“Copenhagen persists in its bid to become the world’s first carbon-neutral capital by 2025”
Q: You have set very ambitious Sustainable Development Goals (SDGs) that go beyond the traditional sustainable paradigm. How have the goals been accepted by key partners of the destination?
A good indication of how high sustainable solutions are weighted amongst our partners, is a recent survey conducted by us (i.e., the Copenhagen CVB in Spring 2021) amongst the members of our Meetingplace Wonderful Copenhagen network. Here, the question about whether sustainability should (continue to) play a key role in our destination’s forward-looking strategy scored 4.6 points (w. 5 being the max. score) by the respondents. The score was particularly high amongst the network’s hotels and venues.
Quite a few of our partners are also actively engaged in various sustainability matters at very ambitious levels in their own right. Overall, 91 per cent of the city’s venues have a 3rd party eco-certification, whilst more than 70 per cent of Copenhagen’s hotels are eco-certified. Of course, that is just one element of a larger sustainability agenda.
Q: Your goals are very inclusive and include a strong partnership with the local environment and community. How will this be achieved in practice?
Copenhagen has a long-standing tradition of pursuing green solutions and earth harmony living. As the city persists in its bid to become the world’s first carbon-neutral capital by 2025, continuing sustainable solutions are reflected in all parts of society, and the UN’s Sustainable Development Goals are readily backed.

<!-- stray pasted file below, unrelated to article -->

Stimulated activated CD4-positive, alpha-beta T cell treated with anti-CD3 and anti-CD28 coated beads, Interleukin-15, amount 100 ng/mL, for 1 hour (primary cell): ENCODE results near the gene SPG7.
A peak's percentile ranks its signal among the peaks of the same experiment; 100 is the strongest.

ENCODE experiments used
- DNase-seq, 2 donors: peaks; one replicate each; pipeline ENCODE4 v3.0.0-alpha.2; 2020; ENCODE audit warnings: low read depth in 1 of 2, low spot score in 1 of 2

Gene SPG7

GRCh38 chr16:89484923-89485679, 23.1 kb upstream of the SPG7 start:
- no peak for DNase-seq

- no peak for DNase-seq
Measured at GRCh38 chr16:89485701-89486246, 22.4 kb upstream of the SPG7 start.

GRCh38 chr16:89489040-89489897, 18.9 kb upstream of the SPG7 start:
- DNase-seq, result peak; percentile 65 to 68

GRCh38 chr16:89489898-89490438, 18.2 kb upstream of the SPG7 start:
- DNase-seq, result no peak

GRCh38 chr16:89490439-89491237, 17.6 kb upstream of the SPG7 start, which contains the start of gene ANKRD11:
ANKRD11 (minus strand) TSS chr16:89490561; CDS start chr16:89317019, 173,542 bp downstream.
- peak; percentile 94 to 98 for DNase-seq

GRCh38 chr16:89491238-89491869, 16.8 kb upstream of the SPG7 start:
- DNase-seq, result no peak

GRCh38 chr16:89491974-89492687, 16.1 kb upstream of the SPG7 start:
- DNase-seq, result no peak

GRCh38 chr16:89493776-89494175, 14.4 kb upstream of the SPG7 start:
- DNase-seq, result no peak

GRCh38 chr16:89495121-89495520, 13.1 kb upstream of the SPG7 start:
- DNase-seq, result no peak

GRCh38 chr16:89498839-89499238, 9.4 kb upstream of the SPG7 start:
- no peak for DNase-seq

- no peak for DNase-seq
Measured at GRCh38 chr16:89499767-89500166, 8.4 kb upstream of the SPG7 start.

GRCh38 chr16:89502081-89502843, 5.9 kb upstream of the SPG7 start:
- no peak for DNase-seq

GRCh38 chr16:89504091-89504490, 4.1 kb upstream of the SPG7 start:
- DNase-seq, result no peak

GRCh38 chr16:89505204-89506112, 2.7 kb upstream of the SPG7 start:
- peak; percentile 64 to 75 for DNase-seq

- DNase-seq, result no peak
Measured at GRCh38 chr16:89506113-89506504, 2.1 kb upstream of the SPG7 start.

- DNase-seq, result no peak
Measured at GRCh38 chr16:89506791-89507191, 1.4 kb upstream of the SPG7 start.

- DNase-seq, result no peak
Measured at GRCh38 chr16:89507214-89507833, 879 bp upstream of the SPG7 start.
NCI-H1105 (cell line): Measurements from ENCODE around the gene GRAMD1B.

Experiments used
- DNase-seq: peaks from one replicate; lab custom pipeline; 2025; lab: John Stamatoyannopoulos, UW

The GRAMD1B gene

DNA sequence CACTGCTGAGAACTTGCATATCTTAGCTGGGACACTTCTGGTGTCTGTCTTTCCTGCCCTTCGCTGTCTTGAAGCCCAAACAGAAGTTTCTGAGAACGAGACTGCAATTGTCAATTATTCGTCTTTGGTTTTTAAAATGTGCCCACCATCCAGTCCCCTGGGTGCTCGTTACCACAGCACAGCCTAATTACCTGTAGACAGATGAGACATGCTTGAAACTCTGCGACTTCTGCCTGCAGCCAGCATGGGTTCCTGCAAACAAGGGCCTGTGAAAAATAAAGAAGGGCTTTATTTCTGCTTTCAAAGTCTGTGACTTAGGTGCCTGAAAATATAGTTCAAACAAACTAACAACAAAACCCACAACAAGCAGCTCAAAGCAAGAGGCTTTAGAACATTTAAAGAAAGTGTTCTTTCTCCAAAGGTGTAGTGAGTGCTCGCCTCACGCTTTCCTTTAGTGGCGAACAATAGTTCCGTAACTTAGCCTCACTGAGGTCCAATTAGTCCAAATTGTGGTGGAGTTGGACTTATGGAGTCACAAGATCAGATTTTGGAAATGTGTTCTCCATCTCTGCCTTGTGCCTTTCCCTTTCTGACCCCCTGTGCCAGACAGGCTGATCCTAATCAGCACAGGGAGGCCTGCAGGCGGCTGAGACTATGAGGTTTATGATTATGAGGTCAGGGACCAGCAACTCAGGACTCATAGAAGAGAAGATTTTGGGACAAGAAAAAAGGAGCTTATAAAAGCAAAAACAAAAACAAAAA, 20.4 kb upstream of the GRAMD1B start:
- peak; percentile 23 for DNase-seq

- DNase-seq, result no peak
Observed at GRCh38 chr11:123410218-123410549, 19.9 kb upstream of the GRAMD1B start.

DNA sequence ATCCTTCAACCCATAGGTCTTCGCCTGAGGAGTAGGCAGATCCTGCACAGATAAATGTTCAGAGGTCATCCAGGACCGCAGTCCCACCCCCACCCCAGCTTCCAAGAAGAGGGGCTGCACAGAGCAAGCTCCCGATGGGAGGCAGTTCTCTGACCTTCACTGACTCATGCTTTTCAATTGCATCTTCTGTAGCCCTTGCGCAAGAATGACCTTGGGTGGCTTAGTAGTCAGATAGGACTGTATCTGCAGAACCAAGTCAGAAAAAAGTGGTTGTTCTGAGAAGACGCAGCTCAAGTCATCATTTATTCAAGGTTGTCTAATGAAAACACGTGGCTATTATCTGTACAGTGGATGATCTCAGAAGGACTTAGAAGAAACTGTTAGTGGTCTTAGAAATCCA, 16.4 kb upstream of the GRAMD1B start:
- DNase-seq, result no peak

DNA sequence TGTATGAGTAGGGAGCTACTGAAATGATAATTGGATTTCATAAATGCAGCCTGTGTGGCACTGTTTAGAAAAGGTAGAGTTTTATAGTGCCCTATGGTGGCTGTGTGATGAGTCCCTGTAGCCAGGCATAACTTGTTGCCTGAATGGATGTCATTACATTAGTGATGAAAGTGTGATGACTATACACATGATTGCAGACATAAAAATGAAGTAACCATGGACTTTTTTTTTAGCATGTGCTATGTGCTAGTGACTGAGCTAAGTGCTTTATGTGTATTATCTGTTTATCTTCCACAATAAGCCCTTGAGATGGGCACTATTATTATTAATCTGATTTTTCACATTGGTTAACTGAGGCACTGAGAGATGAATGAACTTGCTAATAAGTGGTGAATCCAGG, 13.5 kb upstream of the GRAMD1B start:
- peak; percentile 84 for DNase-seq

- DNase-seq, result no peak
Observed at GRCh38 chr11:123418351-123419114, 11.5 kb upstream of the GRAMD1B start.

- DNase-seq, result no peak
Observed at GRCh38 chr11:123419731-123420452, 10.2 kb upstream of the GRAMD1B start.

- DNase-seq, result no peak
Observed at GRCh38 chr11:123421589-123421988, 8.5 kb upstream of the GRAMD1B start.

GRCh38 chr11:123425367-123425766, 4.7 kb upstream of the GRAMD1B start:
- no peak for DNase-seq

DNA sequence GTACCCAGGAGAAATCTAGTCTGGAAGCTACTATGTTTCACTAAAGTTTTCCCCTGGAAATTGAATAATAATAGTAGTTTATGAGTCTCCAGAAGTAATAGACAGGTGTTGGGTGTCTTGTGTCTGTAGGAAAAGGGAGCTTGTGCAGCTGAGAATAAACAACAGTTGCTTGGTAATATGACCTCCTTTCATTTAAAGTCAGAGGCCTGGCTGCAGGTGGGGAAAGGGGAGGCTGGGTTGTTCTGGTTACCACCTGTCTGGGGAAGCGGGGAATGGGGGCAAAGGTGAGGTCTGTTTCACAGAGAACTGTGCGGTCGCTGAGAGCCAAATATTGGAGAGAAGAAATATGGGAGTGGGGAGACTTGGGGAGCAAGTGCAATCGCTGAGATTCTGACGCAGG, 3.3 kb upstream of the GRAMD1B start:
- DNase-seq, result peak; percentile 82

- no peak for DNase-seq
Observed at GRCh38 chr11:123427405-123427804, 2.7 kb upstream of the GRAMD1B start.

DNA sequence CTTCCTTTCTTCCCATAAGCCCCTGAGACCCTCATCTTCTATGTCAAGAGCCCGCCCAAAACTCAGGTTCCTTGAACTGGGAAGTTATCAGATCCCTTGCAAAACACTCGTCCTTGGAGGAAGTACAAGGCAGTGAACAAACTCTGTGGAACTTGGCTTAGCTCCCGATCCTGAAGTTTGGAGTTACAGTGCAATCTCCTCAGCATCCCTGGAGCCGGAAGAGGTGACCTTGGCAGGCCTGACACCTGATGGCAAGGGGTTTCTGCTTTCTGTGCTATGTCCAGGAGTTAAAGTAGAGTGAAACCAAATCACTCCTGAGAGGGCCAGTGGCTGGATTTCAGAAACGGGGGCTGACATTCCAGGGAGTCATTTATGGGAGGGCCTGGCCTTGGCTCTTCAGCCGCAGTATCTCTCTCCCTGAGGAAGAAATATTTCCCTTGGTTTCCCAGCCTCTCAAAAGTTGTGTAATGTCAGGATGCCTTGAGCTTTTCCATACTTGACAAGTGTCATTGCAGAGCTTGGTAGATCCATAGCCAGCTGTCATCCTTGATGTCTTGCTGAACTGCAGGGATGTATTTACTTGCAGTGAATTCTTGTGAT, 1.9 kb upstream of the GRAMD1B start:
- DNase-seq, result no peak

Today, the city often outclasses other capital cities in sustainable development initiatives. It puts substantial emphasis on energy consumption and energy production as well as on green mobility and city administration initiatives. It stresses the importance of innovative public-private partnerships and future-proof urban planning and architectural design – all with the same overall goal in mind: a move towards a future green growth economy with safe, healthy, and liveable places and spaces for the Copenhageners – and its many guests – to live and thrive in.
Copenhagen’s use of technological innovation has also helped put it well on the path to achieve its carbon neutrality goal and to boost the circular way in which it uses, for instance, its energy and water resources or handles waste. Sustainable solutions have been developed in and for the city, many of which can be seen everywhere in the cityscape. From busy offshore wind turbines in the Øresund Strait to electric busses, city cycling traffic lights (with digital countdowns and footrests for cyclists at junctions) and event its celebrated local gastro scene riding the green wave, this city is packed with green solutions. These again affect, inspire, and interrelate with local partner initiatives in our industry and altogether help create positive impacts on a local and global scale – like ripples in the water.
Q: The Copenhagen Congress Compass is undoubtedly a breakthrough innovation. Have you tried it in practice, and what has your experience been so far?
The Copenhagen Congress Compass is a great supplementary dialogue tool or facilitation game (a set of cards) developed by us to help start a conversation about how to best implement the United Nations’ Sustainable Development Goals in events. This kind of navigation tool aims at making it even easier for hosts and associations to organise sustainable events in our city. Furthermore, it is a great supplement to the Copenhagen Sustainability Guide.